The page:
The highly casualised workforce at the University of Wollongong has had a big win.
So too have the thousands of workers employed on temporary and casual contracts by labour hire firms in the Illawarra.
So said South Coast Labour Council (SCLC) secretary Arthur Rorris, who is just hoping the federal government doesn't spoil the party and overturn a recent court decision he believes is a massive step forward in the fight for more secure work for Australian workers.
Earlier this week the Federal Court ruled to protect the rights of working people who are labelled casuals purely to strip them of job security, rights and pay in a landmark ruling in the case of WorkPac Pty Ltd v Rossato.
Mr Rorris said this decision shines a spotlight on the unfairness of casualisation and has shut down a loophole that labour hire companies have been exploiting to undermine job security and pay.
Working people need more job security, this decision confirms their rights to permanent rights if their job is permanent.
"This [decision] opens the way for workers that have been casual and have been working consistently in a more permanent way to make an application," Mr Rorris said.
"So for the Illawarra workers, particularly in a COVID-19 and post COVID-19 environment where job security is one of the most important issues facing our community, this decision could not have come sooner.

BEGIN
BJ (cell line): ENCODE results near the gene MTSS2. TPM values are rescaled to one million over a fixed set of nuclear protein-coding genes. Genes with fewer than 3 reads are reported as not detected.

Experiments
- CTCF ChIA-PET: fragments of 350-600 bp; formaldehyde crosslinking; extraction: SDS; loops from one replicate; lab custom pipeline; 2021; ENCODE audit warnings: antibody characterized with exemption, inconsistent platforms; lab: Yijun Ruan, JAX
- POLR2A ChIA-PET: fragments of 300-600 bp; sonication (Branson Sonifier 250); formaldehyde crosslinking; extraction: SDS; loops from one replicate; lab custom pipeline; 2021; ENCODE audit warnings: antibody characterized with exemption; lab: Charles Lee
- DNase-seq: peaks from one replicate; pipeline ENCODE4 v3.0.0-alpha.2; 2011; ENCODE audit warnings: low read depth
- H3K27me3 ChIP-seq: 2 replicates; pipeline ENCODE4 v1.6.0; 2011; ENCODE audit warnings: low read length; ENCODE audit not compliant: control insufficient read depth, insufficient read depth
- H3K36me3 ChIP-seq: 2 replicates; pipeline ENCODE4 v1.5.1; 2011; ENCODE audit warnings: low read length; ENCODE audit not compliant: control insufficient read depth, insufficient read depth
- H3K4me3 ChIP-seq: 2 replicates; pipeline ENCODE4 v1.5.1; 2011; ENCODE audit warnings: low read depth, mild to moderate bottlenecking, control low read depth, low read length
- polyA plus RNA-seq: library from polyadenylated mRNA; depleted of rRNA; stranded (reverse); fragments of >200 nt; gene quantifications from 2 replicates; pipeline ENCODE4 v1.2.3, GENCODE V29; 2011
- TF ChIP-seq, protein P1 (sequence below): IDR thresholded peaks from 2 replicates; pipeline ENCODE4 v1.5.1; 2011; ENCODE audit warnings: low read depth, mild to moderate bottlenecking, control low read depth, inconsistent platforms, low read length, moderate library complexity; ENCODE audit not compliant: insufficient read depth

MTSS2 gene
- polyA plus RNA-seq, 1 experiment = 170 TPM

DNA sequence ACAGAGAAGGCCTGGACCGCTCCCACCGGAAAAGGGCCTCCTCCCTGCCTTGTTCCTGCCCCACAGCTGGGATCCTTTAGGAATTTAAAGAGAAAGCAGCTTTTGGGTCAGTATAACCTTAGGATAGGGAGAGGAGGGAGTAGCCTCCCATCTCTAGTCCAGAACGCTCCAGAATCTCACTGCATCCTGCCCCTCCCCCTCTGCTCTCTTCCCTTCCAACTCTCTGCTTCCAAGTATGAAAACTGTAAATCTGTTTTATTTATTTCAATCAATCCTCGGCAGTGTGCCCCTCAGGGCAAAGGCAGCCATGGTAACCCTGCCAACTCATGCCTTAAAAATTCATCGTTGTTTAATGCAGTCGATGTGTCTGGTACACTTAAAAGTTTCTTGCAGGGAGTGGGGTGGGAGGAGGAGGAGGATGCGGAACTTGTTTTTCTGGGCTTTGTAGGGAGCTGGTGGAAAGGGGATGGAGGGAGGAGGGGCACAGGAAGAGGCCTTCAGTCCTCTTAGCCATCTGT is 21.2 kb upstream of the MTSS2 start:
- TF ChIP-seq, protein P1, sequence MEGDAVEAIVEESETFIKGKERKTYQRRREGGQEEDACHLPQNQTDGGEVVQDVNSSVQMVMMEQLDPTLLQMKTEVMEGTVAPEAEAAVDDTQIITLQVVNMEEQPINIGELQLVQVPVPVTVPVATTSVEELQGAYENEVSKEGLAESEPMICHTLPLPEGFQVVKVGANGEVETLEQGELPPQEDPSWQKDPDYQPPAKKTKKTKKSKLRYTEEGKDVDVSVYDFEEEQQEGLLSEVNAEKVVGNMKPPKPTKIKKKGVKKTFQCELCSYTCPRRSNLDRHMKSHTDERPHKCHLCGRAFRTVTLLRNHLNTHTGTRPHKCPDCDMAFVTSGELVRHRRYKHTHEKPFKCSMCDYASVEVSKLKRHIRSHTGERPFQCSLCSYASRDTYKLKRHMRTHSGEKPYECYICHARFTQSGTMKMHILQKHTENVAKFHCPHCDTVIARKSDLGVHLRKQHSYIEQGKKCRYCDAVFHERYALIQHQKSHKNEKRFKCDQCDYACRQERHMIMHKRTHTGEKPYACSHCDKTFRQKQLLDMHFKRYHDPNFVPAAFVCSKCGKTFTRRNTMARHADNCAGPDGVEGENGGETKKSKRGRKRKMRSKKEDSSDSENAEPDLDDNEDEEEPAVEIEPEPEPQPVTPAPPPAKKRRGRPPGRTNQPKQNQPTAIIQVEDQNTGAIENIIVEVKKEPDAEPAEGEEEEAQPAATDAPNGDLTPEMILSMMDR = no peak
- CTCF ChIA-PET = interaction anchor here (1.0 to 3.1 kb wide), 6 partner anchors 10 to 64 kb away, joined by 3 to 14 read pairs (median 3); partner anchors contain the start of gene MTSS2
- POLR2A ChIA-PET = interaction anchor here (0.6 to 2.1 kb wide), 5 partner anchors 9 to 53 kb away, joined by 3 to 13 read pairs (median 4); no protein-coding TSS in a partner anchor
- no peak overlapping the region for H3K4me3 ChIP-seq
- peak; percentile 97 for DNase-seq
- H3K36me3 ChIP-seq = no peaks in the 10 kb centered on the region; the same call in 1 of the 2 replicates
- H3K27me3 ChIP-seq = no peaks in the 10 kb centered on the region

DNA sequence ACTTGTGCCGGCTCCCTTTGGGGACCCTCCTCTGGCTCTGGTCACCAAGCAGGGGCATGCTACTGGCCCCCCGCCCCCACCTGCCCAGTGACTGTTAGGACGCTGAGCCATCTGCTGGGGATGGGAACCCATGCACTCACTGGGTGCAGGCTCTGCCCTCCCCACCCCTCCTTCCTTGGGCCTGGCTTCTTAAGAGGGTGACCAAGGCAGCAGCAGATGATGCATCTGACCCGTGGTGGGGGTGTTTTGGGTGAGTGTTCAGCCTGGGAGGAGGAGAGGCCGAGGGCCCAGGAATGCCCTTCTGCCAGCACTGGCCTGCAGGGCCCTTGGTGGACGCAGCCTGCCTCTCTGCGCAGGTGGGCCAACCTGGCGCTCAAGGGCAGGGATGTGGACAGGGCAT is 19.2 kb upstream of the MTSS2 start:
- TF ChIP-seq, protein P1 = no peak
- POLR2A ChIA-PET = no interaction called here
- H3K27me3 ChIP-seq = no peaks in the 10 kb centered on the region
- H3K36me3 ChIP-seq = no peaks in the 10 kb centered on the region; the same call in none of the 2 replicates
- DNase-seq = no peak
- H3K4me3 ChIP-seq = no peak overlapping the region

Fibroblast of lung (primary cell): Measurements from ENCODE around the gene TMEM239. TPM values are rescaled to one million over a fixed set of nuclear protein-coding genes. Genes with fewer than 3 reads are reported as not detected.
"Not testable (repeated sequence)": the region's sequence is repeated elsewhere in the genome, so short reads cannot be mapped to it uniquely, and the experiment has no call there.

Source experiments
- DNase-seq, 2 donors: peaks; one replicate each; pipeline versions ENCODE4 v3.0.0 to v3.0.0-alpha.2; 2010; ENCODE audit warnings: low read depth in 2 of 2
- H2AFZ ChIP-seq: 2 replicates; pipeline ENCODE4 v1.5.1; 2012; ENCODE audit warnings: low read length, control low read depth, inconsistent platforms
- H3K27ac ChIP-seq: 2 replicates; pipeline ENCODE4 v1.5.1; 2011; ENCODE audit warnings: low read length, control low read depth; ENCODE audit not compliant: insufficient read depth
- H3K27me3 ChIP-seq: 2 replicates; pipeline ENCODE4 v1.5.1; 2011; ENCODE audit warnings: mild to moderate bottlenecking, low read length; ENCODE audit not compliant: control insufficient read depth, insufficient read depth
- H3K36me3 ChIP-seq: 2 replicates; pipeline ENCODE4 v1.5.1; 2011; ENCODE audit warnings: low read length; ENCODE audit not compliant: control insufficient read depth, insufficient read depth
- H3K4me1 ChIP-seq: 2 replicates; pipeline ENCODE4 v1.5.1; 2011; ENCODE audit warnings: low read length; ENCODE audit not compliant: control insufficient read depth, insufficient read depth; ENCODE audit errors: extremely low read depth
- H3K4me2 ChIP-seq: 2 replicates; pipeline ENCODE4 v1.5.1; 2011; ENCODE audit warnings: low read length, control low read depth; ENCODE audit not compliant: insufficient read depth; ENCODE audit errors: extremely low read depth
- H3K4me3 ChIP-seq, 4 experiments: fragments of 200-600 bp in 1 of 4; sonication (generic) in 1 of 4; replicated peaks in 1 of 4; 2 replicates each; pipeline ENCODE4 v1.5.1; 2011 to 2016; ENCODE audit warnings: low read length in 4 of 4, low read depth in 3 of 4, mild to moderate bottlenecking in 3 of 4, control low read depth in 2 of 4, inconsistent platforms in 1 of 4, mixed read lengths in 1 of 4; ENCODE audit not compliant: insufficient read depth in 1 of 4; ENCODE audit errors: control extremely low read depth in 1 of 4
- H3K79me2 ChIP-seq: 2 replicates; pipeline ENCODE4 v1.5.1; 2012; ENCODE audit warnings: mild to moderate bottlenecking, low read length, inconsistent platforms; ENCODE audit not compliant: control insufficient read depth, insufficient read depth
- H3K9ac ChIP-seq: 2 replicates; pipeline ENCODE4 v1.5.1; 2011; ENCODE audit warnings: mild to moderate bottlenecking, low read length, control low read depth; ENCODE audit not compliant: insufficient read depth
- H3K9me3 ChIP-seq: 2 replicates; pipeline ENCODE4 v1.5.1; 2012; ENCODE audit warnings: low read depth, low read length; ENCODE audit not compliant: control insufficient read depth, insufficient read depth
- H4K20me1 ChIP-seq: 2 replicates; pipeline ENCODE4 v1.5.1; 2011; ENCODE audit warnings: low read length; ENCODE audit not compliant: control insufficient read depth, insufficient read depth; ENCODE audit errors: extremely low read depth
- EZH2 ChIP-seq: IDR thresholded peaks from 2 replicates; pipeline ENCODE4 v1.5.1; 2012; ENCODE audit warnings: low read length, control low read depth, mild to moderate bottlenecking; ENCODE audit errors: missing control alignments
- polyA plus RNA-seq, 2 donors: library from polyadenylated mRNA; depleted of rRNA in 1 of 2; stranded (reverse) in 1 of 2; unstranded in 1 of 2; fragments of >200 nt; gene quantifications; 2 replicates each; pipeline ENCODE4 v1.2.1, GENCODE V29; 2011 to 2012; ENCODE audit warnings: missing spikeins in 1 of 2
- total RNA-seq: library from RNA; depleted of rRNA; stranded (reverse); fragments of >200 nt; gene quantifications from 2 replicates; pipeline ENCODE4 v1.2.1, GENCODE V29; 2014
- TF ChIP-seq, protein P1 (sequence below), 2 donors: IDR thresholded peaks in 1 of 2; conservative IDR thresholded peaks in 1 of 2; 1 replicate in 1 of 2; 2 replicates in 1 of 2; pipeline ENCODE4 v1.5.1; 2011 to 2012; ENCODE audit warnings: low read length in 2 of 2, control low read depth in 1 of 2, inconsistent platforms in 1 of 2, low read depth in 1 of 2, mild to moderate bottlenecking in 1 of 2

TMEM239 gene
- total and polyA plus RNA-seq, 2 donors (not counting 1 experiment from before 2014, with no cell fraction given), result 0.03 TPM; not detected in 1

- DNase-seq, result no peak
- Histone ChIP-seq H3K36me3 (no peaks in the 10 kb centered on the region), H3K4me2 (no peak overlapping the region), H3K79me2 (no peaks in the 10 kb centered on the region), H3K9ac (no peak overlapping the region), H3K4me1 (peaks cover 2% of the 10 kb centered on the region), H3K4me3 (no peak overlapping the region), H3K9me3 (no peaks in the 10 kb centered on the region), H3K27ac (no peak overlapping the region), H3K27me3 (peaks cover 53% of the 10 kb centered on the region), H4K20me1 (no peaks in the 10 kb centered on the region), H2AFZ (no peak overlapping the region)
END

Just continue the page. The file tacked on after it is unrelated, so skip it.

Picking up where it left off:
"It is not going to affect every casual worker in every workplace, but certainly it will present employers who want to rort the system, employers who want to get all the benefits of flexibility whilst denying job security for their own employees - it will be a wake-up call for them and we think it is a good thing."
The SCLC and the Australian Council of Trade Unions (ACTU) though remain concerned that the Federal Government has not ruled out legislating to reverse or to intervene and prevent these changes from taking place.
"We think that would be a disgrace," Mr Rorris said.
If the government was to overturn this decision it would return casual workers back to that insecure state and we think that would be reprehensible of the federal government.South Coast Labour Council secretary Arthur Rorris,
"The court has just fixed and closed a loophole and provided certainty and clarity.
"If the government was to overturn this decision it would return casual workers back to that insecure state and we think that would be reprehensible of the federal government.
"This is the time when we really need to reset some things. We can't just go back to the way things were.
"It's an opportunity to look at the most vulnerable and most exposed in our community during this crisis and clearly across many industries the most severely affected are those in the least secure and often casualised positions."